Third year of protest ushered in by speakers, signs, candles

Angela Hoover

Jonathan Sauk of Franklin Township and Amy Libbie of Kent lead the peaceful protest march through downtown Kent against the war in Iraq. JAMESON CAMPBELL | DAILY KENT STATER

Credit: Carl Schierhorn

After three years of bodies piling up on both sides of the Iraq War, peace activists still protest. The Portage Community Peace Coalition held its third annual peace rally and march last evening to commemorate the war’s third anniversary.

About 75 concerned citizens gathered around the downtown gazebo at the corner of Main and Franklin streets, bracing the icy wind to listen to seven speakers and two singers.

This year’s rally was peaceful. However, in 2003, the rally led to 14 arrests.

Kent employment attorney Nancy Grim spoke of the blurring of the separation of powers outlined in the Constitution by the Bush administration.

“Let’s defend the Constitution and get the law back to the people,” she said in conclusion of her speech.

John Bradley Deane, senior political science major and member of the Kent State Anti-War Committee, said the problem is not just Bush but a transition in power to large corporations that started 30 years ago.

Ten percent of the population owned 70 percent of the wealth in 2001, said Deane citing figures from Economic Apartheid, a politics and poverty class textbook. “But more frightening” is that in 2003, 1 percent owned 38 percent of the wealth.

“We’ve seen the fall of the labor movement, and we’ve lost our voice at the table,” Deane said. “The lobbyist has taken over, and now we no longer have our voice.”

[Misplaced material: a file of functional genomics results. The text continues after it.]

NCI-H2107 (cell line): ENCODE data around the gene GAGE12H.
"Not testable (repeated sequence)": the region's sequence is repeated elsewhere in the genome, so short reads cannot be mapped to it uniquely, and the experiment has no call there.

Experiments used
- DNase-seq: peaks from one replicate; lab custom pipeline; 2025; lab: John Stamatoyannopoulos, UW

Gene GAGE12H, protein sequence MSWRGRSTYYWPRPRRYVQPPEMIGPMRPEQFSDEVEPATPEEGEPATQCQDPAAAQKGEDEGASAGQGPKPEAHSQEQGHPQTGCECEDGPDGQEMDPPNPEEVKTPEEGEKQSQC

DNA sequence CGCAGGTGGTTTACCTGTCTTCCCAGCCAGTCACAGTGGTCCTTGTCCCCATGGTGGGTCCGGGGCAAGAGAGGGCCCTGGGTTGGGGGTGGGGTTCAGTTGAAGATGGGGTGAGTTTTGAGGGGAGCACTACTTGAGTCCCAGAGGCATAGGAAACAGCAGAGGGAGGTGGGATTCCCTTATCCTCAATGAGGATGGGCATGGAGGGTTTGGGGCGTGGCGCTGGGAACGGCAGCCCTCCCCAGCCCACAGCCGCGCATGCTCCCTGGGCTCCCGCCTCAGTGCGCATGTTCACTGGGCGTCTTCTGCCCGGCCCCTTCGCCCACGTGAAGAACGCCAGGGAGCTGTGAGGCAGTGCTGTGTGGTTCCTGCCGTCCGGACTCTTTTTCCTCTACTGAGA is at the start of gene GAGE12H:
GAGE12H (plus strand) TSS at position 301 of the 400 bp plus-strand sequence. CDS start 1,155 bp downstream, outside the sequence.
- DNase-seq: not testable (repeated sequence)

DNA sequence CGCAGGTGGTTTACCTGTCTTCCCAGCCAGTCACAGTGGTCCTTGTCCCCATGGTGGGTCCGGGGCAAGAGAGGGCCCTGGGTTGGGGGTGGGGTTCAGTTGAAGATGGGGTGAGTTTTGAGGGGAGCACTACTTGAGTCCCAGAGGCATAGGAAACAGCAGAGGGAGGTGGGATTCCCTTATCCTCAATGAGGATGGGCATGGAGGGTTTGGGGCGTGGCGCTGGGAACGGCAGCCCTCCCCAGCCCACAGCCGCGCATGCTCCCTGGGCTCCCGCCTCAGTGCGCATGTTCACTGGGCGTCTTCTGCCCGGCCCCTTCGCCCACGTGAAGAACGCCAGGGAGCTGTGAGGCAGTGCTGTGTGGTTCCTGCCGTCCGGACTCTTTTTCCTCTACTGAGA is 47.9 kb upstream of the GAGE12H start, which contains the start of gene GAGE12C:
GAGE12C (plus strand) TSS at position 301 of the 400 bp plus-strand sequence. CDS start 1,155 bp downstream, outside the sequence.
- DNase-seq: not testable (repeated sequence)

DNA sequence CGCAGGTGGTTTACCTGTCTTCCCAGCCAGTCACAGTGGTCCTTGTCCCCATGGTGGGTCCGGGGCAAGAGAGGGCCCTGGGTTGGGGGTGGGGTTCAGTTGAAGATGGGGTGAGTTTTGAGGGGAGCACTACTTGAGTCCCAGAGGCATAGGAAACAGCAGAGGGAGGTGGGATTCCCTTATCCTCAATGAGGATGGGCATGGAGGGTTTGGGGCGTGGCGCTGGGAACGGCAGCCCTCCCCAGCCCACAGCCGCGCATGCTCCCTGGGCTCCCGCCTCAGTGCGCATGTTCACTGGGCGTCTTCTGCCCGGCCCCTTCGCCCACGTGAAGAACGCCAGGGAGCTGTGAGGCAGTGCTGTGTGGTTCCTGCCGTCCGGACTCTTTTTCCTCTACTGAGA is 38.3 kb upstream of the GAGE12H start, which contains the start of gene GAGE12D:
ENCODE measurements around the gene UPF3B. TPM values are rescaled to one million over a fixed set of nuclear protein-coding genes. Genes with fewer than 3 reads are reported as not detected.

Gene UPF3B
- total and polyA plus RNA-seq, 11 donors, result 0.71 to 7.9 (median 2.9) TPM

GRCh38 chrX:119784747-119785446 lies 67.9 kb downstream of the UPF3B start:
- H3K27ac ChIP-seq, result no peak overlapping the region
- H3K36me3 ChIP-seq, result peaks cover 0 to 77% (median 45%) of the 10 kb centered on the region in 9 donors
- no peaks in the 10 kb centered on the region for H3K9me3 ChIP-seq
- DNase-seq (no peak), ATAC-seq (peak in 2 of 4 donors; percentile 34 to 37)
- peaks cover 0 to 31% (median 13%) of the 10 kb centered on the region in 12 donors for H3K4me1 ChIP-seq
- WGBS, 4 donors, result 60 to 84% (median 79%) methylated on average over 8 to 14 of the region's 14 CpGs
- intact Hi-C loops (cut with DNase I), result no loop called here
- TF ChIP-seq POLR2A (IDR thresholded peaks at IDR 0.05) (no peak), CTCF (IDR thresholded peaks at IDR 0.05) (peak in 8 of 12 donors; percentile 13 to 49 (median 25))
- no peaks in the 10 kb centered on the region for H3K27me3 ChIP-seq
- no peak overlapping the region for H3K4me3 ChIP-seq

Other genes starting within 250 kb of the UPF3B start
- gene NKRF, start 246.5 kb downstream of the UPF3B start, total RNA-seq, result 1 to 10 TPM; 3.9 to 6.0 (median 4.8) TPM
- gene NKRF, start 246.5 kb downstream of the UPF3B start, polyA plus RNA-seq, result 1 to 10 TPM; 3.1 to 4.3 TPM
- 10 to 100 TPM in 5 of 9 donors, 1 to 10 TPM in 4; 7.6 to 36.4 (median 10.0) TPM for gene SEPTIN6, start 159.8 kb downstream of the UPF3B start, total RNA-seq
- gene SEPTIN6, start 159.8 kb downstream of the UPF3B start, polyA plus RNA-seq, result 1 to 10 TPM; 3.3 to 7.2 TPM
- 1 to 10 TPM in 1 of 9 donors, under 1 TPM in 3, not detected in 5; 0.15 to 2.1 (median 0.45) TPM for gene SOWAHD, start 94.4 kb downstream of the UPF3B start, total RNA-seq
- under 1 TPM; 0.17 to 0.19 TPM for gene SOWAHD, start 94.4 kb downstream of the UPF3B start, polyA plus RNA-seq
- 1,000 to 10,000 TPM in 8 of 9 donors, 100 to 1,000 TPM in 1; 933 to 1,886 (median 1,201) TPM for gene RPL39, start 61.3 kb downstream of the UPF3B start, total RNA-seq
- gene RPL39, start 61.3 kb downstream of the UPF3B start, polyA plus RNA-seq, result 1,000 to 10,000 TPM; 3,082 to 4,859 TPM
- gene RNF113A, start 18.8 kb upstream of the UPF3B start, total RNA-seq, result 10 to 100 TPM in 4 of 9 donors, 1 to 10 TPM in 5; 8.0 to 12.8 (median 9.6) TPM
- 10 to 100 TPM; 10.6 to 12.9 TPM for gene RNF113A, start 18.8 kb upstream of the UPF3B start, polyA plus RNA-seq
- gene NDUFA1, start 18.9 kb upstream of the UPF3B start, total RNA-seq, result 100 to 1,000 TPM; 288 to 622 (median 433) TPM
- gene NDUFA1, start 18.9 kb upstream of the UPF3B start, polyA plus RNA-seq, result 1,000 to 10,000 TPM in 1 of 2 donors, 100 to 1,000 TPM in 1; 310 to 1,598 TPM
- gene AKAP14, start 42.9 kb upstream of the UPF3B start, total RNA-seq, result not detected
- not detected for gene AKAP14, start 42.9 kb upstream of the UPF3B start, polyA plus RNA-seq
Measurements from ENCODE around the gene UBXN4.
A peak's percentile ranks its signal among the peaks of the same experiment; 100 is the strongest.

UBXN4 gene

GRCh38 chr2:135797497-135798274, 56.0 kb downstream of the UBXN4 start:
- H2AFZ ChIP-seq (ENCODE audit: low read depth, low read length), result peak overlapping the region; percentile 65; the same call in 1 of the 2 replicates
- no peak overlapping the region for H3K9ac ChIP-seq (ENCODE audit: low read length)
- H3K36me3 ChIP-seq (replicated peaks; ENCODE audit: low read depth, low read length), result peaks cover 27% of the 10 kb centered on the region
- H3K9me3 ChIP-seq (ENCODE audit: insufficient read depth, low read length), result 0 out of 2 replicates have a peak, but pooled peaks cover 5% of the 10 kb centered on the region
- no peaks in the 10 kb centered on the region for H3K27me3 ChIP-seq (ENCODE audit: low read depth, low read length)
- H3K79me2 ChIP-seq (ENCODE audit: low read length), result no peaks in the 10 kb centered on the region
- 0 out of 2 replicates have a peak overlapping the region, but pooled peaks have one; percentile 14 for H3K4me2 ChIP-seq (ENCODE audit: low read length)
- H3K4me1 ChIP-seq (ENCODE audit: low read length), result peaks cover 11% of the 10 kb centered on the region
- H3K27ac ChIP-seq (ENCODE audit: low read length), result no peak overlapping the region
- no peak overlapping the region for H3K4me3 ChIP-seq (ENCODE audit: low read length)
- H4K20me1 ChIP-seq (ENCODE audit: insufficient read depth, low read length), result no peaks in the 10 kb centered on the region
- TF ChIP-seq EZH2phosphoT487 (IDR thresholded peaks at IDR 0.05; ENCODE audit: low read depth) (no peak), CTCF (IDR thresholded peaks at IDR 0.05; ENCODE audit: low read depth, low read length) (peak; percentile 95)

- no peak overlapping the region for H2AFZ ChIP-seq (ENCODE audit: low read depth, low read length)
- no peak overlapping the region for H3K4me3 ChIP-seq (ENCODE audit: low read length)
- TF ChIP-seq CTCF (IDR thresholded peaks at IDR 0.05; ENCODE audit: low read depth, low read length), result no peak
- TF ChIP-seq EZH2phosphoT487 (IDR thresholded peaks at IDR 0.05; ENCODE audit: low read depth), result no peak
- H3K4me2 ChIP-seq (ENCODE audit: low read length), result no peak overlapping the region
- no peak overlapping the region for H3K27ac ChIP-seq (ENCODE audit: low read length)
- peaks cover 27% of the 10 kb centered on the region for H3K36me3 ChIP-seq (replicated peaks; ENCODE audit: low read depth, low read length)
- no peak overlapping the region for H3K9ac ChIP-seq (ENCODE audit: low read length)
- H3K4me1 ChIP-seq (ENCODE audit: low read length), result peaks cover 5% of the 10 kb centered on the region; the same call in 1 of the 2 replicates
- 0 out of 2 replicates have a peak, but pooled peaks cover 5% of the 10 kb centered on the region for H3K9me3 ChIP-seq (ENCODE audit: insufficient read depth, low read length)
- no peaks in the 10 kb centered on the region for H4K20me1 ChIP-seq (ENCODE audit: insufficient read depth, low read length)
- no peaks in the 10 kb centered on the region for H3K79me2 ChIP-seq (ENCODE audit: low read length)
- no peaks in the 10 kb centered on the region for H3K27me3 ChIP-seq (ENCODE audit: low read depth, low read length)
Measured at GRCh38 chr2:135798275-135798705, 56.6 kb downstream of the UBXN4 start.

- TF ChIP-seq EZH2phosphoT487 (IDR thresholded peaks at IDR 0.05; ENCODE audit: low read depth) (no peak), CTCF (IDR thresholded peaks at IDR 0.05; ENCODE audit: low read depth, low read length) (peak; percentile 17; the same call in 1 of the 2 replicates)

When 88 percent of Iraqis consider the people who attack U.S. soldiers to be “freedom fighters,” we are not spreading freedom, Deane said.

Kevin Heade, senior political science major and president of the May 4 Task Force, called the U.S. military involvement in Iraq “war crimes against the Iraqi people resulting in over 100,000 dead and the complete deterioration of civil society.”

“The nation that I live in is not the nation it should be,” Heade said. “Freedom and justice have been replaced with tyranny and oppression, transparency with secrecy, morality with deception.”

Stacy Proskovec of Hudson found out about the rally online and brought her mother Eleanor Clewell. Neither belong to a peace organization but “are just tired of the war and the administration,” Proskovec said.

Amanda John, senior integrated science major and member of KSAWC, said she is against imperialism and occupation anywhere, which she said is all Iraq is because Iraqis do not want us there.

“There are people all over the world that need our help but we turn our backs on them,” John said. “Only when it suits the corporate benefit do we get involved.”

After an hour of speeches, the crowd dropped to about 50, who walked up and down Main Street carrying signs and beating drums for nearly an hour.

Only about 25 stayed for the candlelight vigil, which is a weekly event held every Sunday at 6 p.m. at the gazebo at Franklin and Main streets. The vigil was started three years ago and always has plenty of supporters each and every week.

Contact public affairs reporter Angela Hoover at [email protected]